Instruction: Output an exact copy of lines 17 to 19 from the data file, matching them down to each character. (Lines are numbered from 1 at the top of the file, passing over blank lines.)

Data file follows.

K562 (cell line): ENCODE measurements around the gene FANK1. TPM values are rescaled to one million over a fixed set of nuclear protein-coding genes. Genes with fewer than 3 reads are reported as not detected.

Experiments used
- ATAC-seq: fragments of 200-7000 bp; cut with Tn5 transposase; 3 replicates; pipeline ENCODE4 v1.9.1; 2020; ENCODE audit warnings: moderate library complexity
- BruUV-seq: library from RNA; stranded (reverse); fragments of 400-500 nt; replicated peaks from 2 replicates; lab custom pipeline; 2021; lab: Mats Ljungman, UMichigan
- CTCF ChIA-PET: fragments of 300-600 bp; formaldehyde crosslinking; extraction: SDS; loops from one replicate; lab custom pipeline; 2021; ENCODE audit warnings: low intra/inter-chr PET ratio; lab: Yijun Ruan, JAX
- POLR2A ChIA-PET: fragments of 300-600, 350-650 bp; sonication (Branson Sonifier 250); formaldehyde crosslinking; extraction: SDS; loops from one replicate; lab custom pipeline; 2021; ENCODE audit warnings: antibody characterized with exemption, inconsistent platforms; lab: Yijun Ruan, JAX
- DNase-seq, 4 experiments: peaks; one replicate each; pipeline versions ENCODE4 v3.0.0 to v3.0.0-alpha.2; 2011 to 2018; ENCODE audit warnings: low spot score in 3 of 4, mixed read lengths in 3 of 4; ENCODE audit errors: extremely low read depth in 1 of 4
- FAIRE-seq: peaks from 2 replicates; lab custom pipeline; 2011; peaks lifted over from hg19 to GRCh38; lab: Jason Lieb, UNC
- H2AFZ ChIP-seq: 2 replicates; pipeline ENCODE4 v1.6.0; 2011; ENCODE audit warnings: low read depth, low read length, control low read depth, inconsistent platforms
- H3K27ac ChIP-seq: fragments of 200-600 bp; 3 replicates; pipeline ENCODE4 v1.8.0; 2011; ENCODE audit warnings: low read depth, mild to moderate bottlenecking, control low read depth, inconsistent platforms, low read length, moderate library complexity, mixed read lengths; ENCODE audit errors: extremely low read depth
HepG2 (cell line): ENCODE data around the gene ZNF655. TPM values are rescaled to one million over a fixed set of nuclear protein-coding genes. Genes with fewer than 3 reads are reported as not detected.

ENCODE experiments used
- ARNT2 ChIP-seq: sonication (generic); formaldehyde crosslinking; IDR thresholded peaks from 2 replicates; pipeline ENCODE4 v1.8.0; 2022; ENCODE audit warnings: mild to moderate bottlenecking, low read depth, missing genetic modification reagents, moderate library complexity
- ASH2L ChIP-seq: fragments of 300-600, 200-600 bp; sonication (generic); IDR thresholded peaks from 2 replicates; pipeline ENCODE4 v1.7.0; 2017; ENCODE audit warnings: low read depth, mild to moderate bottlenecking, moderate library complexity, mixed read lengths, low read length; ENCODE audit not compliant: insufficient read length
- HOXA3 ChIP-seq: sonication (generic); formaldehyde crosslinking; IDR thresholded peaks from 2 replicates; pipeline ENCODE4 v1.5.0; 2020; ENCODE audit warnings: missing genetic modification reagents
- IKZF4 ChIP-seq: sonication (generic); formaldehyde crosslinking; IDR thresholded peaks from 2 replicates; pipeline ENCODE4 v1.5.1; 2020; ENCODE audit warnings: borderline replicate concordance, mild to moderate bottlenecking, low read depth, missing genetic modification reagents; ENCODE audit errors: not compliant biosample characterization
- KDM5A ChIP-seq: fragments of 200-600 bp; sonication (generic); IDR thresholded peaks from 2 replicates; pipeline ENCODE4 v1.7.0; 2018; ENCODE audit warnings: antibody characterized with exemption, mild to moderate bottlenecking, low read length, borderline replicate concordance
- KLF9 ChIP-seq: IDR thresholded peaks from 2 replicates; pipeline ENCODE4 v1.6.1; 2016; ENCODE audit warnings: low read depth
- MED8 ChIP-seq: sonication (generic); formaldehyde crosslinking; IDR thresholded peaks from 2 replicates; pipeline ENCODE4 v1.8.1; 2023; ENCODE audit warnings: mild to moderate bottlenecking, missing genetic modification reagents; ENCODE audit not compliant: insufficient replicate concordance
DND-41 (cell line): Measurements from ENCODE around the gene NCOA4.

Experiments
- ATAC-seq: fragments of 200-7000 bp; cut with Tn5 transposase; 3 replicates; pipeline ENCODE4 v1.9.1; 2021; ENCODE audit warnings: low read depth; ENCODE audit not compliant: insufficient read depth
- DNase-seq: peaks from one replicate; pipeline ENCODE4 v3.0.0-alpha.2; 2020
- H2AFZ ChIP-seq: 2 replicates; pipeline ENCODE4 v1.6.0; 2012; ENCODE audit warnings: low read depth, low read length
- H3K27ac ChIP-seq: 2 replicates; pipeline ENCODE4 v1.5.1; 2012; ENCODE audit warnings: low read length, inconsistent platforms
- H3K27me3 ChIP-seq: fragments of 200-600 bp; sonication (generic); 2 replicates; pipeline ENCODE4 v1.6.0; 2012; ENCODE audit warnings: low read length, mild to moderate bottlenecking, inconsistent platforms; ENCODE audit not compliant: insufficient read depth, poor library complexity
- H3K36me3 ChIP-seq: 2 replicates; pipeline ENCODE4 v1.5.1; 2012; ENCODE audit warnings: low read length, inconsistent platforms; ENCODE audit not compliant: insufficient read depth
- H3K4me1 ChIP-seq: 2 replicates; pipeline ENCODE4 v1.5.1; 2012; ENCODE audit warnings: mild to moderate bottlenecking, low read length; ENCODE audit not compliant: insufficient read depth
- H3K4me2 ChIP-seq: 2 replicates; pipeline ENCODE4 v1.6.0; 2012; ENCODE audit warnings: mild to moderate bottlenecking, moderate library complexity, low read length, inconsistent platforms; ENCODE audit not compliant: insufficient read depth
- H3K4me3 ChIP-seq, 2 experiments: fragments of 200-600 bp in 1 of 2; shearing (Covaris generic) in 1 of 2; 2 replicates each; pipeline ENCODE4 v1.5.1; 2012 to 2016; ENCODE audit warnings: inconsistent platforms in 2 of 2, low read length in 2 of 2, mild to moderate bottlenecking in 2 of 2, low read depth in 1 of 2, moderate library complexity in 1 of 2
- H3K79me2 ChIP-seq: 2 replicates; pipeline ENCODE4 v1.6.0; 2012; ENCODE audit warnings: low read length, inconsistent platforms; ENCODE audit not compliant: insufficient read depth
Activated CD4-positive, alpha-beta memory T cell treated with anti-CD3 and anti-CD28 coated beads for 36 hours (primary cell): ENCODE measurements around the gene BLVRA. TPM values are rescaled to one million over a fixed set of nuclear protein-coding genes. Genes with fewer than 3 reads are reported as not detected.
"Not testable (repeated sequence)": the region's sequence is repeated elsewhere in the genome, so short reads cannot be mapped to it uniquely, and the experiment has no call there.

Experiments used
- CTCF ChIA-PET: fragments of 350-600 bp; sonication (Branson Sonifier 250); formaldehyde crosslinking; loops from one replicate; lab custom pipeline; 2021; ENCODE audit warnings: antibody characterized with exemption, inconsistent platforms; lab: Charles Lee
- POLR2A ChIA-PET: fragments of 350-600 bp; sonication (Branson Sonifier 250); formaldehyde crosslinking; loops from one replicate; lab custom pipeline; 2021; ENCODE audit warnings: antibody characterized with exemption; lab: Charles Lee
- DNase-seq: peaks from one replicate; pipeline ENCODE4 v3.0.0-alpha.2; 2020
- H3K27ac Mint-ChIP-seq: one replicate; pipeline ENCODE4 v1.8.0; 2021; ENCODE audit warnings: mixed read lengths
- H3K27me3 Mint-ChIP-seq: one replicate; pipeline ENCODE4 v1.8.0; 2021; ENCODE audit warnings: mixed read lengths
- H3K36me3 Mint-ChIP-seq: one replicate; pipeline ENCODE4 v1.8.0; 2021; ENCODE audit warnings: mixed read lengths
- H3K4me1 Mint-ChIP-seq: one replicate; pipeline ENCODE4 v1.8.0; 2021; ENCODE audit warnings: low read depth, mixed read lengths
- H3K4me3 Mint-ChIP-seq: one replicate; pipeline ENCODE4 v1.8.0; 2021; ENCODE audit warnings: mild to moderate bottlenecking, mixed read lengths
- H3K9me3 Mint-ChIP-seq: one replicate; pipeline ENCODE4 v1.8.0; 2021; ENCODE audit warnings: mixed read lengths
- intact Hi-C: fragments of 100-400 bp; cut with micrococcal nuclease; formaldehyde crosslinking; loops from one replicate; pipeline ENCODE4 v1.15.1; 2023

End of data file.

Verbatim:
- KDM5A ChIP-seq: fragments of 200-600 bp; sonication (generic); IDR thresholded peaks from 2 replicates; pipeline ENCODE4 v1.7.0; 2018; ENCODE audit warnings: antibody characterized with exemption, mild to moderate bottlenecking, low read length, borderline replicate concordance
- KLF9 ChIP-seq: IDR thresholded peaks from 2 replicates; pipeline ENCODE4 v1.6.1; 2016; ENCODE audit warnings: low read depth
- MED8 ChIP-seq: sonication (generic); formaldehyde crosslinking; IDR thresholded peaks from 2 replicates; pipeline ENCODE4 v1.8.1; 2023; ENCODE audit warnings: mild to moderate bottlenecking, missing genetic modification reagents; ENCODE audit not compliant: insufficient replicate concordance